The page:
label Ailes as kind of a one note villain in BOMBSHELL, but I struggle to
see how this venomous man could ever be authentically humanized
considering his crimes. He's
pretty rightfully shown as a vile manipulator who brazenly thought he was
above the law because of the wealth and stature that his position has
brought him. He really represents every woman's worst job interview nightmare. One of the finest
and most uncomfortably harrowing scenes of BOMBSHELL - or any movie from
the year that was, for that matter - shows Kayla having a private meeting
with Ailes to prove to him that she has the drive, talent, and skills
required to make it all the way to the top as a crackerjack producer.
Things turn south really fast for the poor woman when Ailes soft
spokenly requests that she stands up and turns around so he can get a
better look at her ("It's a visual medium," he pathetically
explains to her). Kayla grows
more on edge by the minute, but also knows that refusing Ailes' advances
could ruin her professional life in an instance.
His requests become more invasion, which builds to her pulling up
her skirt...higher and higher...to the point where it becomes excruciating
to witness. He hasn't
physically assaulted her, but the psychological damage runs tragically
come under some fire for historical accuracy.
It should be noted that Kayla is not a real person, but a composite
character based multiple real women.
The aforementioned scene in Ailes' office did not happen, per se,
with this specific character in reality, but most certainly occurred with
his many accusers. If
anything, Kayla serves as an audience conduit into this story of corporate
abuse left initially unchecked, and Robbie's performance is a small
masterpiece of performance economy. She
has to paint Kayla as a woman whose drive sometimes was sometimes
superseded by workplace naiveté, but when the crushing reality of her
denial of her thorny predicament weighs down on her and prompts admission,
it's beyond heart breaking. Working
hand in hand with Kyla's story is a subplot involving her work BFF - and
occasional lover - played extremely well in a small, but important role by
Kate McKinnon, who leads a highly anxiety plaguing double life: she works
at Fox news as a closeted homosexual liberal.
That's got to be terrifying.
As the film
unfolds it slowly becomes Kelly's narrative who's placed beyond a rock and
a hard place in terms of working for a network that has given her
everything in life, but is haunted by her own past horror stories of
abuse by Ailes, and decides to act on them when motivated by Carlson's
gutsy legal move. That's
essentially what BOMBSHELL builds towards:
many women banding together to come forward with their tales of sexual
harassment in an environment that all but made such actions nearly
impossible. Theron does an
impeccably assured job of evoking in Kelly a headstrong and determined
broadcaster that had little tolerance to put up with any BS from any man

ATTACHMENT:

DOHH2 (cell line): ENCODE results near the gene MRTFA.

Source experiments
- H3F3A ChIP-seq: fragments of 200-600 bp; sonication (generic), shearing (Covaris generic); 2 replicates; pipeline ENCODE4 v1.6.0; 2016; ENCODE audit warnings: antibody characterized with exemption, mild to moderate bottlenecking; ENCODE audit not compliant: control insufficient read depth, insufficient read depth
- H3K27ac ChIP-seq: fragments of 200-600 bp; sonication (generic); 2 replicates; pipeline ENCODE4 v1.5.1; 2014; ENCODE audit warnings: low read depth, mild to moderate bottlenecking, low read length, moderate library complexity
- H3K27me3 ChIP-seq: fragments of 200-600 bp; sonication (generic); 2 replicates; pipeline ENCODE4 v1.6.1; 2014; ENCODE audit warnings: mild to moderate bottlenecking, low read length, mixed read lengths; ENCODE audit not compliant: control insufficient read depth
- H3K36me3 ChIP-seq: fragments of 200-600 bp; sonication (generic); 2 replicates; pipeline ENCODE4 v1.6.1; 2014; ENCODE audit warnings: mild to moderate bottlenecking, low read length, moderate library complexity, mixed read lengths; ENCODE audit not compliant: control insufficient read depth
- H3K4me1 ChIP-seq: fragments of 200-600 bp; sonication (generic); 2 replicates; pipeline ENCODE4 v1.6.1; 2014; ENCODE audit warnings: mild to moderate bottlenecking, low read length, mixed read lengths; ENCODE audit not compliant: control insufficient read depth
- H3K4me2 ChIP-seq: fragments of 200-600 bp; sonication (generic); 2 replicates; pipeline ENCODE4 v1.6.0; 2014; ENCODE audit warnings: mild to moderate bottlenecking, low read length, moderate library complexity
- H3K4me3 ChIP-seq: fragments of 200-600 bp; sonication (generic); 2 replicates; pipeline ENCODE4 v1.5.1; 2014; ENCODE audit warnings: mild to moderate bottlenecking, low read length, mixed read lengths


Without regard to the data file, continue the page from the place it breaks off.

in power (especially after Trump's belittling Twitter rants targeting her
as a "bimbo" that "anger menstruated"), but knew that
with Ailes' shadow hovering over her she had few options to deal wit it.
Beyond her incredibly immersive performance as Kelly, the makeup
team for BOMBSHELL deserves serious Oscar consideration for how they
physically transformed Theron into an eerily accurate approximation of
Kelly. This also extends to
the tour de force prosthetics given to Lithgow to make him look obese,
sickly, and old. Most makeup
of this nation comes off as obvious and distraction, but here it's
I almost forgot
about Kidman as Carlson, and she's quite rock solid here as well, albeit
with a much more disappointingly underwritten role than Robbie and Theron
were given, which is too bad. The
strife that Carlson faces here packs a sizeable and relatable
wallop, even though the screenplay could have afforded her more depth and
development. On top of this,
my one other overwhelming complaint I have with BOMBSHELL is its stylistic
trappings mirror what was on display in VICE and THE BIG SHORT, featuring
an exploration of tragedy through the viewfinder of absurd comedy via, in
turn, some cheeky fourth wall breaking by Kelly and company that sometimes
awkwardly comes, disappears, and then is inconsistently re-introduced back
when the film conveniently requires it.
I don't think this aesthetic works as well here in BOMBSHELL
overall, even though some early scenes of Kelly speaking directly to the
audience and giving them a sometimes amusingly unfiltered tour of Fox news
HQ is kind of brilliantly executed. Beyond
that, when the film ends you do gain a good impression of the magnitude of
Ailes' sacking and the major personal victories that his accusers shared,
but BOMBSHELL doesn't really give us that much more insight than what a TV
movie of the week might have offered.
Yet, I'm given this movie a recommendation for three main reasons, despite some of my misgivings: (1) It tells an involving story about a most crucial turning point in the history of workplace harassment culture, and one that shapes our present times, (2) Theron, Robbie, and Kidman are an un qualified dynamic trio in this film, with the former two given Oscar nomination worthy turns, and (3) it's a rare portrait into a damning side of news media straight from women's perspectives. And witnessing these women team up to overcome agonizingly hostile odds to expose a monster in their midst...that took insane courage that should be respected.